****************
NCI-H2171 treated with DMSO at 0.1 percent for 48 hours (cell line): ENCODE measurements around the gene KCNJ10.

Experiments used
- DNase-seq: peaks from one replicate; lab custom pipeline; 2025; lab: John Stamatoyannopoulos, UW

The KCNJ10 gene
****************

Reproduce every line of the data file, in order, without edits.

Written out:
NCI-H2171 treated with DMSO at 0.1 percent for 48 hours (cell line): ENCODE measurements around the gene KCNJ10.

Experiments used
- DNase-seq: peaks from one replicate; lab custom pipeline; 2025; lab: John Stamatoyannopoulos, UW

The KCNJ10 gene